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Inclusion - According to Vaidya(2007"an inclusive classroom...

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According to Vaidya (2007), “an inclusive classroom is defined as a classroom which integrates students who have special needs with other students in regular education. Including students in regular education classrooms does not mean doing away with special education; rather, it entails integrating the best that special education has to offer with regular education for the benefit of all students.” Special education programs commonly alter the curriculum so that it parallel’s the curriculum of the regular education classroom. This modified curriculum is taught at a simpler level. Because special needs students require this, it is very difficult to integrate them with the regular classroom. “This (inclusive schooling) adds yet further complications and pressures to the disputes that already exist. Driven, in part at least, by ideological convictions, the idea of inclusive schooling challenges much of existing practice in the special needs field, whilst, at the same time, offering a critique of general education. Put simply, many of those who are supporting the idea are raising the question why is it that schools throughout the world fail to teach so many pupils successfully” (Sebba & Ainscow, 1996). This issue has become a controversial one ever since the enactment of No Child Left Behind Act (NCBL) and the Individuals with Disabilities Education Act (IDEA). Both of these acts were enacted in attempt to ensure a successful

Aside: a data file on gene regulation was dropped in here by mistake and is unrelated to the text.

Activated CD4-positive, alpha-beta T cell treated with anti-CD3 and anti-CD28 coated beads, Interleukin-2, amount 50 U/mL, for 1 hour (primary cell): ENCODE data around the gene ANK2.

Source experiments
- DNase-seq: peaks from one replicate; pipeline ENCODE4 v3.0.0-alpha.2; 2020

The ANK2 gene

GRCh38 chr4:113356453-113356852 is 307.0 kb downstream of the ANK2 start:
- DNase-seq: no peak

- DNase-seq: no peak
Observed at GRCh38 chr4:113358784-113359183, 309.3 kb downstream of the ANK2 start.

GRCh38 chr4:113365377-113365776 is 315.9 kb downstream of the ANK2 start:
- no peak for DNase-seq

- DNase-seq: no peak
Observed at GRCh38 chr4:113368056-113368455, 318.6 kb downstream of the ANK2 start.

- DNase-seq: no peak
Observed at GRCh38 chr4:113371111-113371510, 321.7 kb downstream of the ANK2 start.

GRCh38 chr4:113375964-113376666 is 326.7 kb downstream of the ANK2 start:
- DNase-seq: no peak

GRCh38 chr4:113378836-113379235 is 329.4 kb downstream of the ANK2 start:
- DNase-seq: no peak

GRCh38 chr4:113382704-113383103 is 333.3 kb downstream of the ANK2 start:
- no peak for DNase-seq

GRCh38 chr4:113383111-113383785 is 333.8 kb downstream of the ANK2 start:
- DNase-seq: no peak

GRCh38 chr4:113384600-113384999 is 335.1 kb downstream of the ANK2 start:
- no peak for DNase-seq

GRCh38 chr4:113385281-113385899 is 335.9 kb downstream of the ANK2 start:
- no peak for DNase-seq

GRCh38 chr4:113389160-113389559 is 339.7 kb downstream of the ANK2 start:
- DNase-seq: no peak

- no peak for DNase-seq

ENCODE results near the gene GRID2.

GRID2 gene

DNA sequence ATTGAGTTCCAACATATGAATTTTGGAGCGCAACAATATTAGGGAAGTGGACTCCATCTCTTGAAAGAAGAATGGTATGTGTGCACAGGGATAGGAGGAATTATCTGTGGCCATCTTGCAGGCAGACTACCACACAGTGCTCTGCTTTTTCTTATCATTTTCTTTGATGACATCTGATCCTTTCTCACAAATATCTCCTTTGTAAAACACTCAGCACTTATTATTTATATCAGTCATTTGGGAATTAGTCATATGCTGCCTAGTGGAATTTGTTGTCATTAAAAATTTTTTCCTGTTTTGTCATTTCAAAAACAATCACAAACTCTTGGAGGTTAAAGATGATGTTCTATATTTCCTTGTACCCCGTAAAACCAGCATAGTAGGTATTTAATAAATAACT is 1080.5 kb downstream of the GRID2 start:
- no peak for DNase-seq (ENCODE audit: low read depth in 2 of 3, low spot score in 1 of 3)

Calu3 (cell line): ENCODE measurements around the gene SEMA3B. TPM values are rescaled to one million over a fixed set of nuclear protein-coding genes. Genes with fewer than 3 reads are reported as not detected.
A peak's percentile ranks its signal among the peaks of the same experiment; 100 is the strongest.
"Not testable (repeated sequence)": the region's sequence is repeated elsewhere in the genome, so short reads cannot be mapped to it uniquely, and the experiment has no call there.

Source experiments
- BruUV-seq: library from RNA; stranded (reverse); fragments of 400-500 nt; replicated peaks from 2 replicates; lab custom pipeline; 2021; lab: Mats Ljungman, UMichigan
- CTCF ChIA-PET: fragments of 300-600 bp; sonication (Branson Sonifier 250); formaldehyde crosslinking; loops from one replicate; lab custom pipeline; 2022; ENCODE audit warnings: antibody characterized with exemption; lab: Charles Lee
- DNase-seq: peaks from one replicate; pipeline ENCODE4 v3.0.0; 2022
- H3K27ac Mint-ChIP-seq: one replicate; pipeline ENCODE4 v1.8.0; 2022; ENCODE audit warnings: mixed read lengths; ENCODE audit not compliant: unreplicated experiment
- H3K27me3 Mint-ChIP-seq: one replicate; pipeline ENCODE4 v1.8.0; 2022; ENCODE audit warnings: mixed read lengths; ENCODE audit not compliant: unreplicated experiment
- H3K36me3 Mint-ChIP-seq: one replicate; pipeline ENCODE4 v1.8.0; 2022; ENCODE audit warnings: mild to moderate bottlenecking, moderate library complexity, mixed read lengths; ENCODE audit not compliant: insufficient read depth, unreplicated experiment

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educational experience for all students. In 2001, The No Child Left Behind Act was enacted in order to provide guidelines on how to ensure the success of elementary and secondary schools, and also make certain that the children are not ensnared in a failing school. The NCBL also includes methods for improving instruction and instructor quality. The NCBL has a strong effect on many of the areas of education. One of the areas covered by the NCBL is increased accountability. Students are required to take standardized tests, and improve on these tests every year regardless of disability. However, “A student who (according to the IEP Team) cannot learn the same content as same age peers who do not have disabilities, and who cannot take the state assessment even if provided with test accommodations may be exempt from the standard state assessment.
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